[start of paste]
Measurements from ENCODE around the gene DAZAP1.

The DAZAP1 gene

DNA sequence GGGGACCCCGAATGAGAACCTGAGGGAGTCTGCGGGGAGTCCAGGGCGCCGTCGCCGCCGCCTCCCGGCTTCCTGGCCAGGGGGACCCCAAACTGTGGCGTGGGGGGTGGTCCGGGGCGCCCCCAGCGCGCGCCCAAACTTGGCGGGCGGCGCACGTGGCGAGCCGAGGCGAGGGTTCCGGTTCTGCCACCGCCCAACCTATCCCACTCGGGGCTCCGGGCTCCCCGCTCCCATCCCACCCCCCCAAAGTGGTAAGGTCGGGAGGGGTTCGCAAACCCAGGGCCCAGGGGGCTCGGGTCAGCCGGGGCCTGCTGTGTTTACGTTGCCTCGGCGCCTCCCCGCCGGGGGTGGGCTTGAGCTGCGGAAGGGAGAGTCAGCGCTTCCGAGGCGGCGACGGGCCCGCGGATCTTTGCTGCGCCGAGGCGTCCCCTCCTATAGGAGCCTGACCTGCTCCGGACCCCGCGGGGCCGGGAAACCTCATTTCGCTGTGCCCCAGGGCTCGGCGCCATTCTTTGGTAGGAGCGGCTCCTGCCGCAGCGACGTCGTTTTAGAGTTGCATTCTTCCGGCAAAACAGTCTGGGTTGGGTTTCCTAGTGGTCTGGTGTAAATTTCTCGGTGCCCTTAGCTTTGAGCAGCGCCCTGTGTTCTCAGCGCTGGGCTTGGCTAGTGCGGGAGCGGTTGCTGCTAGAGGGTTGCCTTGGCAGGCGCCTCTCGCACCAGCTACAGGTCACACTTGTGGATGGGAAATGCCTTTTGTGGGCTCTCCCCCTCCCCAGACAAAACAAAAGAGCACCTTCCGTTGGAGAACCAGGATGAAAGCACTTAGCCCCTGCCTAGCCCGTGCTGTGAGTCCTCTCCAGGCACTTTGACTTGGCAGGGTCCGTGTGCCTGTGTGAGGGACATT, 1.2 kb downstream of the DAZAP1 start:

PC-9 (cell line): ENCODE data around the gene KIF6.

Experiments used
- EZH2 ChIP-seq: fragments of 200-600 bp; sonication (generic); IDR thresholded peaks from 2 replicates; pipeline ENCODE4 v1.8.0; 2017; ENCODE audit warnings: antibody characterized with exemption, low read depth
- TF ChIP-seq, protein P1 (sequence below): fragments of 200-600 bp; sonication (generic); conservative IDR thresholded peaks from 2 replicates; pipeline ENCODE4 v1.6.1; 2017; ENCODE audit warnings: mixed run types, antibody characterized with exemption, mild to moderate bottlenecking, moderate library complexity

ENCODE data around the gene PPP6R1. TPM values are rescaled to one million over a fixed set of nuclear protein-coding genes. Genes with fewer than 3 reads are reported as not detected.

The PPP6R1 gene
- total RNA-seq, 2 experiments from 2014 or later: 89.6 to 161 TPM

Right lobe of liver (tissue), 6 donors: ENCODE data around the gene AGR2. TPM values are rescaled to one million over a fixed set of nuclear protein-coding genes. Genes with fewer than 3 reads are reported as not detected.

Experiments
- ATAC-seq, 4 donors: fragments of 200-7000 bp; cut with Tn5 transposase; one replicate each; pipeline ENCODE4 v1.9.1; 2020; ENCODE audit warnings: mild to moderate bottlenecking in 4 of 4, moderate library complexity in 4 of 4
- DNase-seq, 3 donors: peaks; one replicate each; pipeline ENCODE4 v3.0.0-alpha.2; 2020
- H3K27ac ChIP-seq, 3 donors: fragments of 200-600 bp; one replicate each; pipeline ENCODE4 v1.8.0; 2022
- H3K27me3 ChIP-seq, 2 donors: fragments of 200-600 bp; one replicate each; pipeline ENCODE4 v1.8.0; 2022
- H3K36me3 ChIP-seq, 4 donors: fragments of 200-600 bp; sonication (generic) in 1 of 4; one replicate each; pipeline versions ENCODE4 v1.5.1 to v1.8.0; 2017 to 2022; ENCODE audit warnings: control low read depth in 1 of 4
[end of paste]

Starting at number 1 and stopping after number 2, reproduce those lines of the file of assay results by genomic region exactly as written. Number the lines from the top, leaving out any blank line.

Measurements from ENCODE around the gene DAZAP1.

The DAZAP1 gene